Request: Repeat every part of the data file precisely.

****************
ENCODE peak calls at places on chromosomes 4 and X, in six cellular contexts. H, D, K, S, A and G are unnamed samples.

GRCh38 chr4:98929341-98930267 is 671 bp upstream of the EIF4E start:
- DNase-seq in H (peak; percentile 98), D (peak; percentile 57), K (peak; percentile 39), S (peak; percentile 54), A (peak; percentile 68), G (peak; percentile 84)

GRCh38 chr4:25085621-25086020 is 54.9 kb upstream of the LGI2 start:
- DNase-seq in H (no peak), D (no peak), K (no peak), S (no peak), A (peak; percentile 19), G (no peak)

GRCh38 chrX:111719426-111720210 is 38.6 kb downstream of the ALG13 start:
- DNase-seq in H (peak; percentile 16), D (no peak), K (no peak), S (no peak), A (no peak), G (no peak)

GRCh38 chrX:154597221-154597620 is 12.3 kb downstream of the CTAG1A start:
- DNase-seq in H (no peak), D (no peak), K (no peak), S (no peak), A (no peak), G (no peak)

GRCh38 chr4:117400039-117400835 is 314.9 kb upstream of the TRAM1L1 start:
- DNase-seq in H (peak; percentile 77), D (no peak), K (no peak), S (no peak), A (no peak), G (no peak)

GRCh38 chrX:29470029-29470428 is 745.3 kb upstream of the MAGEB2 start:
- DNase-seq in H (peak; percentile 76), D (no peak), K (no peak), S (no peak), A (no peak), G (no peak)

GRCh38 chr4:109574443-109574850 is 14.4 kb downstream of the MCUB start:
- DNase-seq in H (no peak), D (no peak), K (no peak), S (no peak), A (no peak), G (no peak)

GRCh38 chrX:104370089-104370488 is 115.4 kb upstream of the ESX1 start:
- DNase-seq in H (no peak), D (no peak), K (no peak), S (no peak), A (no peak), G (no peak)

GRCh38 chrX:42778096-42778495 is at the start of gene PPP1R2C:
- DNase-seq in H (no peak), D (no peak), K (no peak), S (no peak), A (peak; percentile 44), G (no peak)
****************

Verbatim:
ENCODE peak calls at places on chromosomes 4 and X, in six cellular contexts. H, D, K, S, A and G are unnamed samples.

GRCh38 chr4:98929341-98930267 is 671 bp upstream of the EIF4E start:
- DNase-seq in H (peak; percentile 98), D (peak; percentile 57), K (peak; percentile 39), S (peak; percentile 54), A (peak; percentile 68), G (peak; percentile 84)

GRCh38 chr4:25085621-25086020 is 54.9 kb upstream of the LGI2 start:
- DNase-seq in H (no peak), D (no peak), K (no peak), S (no peak), A (peak; percentile 19), G (no peak)

GRCh38 chrX:111719426-111720210 is 38.6 kb downstream of the ALG13 start:
- DNase-seq in H (peak; percentile 16), D (no peak), K (no peak), S (no peak), A (no peak), G (no peak)

GRCh38 chrX:154597221-154597620 is 12.3 kb downstream of the CTAG1A start:
- DNase-seq in H (no peak), D (no peak), K (no peak), S (no peak), A (no peak), G (no peak)

GRCh38 chr4:117400039-117400835 is 314.9 kb upstream of the TRAM1L1 start:
- DNase-seq in H (peak; percentile 77), D (no peak), K (no peak), S (no peak), A (no peak), G (no peak)

GRCh38 chrX:29470029-29470428 is 745.3 kb upstream of the MAGEB2 start:
- DNase-seq in H (peak; percentile 76), D (no peak), K (no peak), S (no peak), A (no peak), G (no peak)

GRCh38 chr4:109574443-109574850 is 14.4 kb downstream of the MCUB start:
- DNase-seq in H (no peak), D (no peak), K (no peak), S (no peak), A (no peak), G (no peak)

GRCh38 chrX:104370089-104370488 is 115.4 kb upstream of the ESX1 start:
- DNase-seq in H (no peak), D (no peak), K (no peak), S (no peak), A (no peak), G (no peak)

GRCh38 chrX:42778096-42778495 is at the start of gene PPP1R2C:
- DNase-seq in H (no peak), D (no peak), K (no peak), S (no peak), A (peak; percentile 44), G (no peak)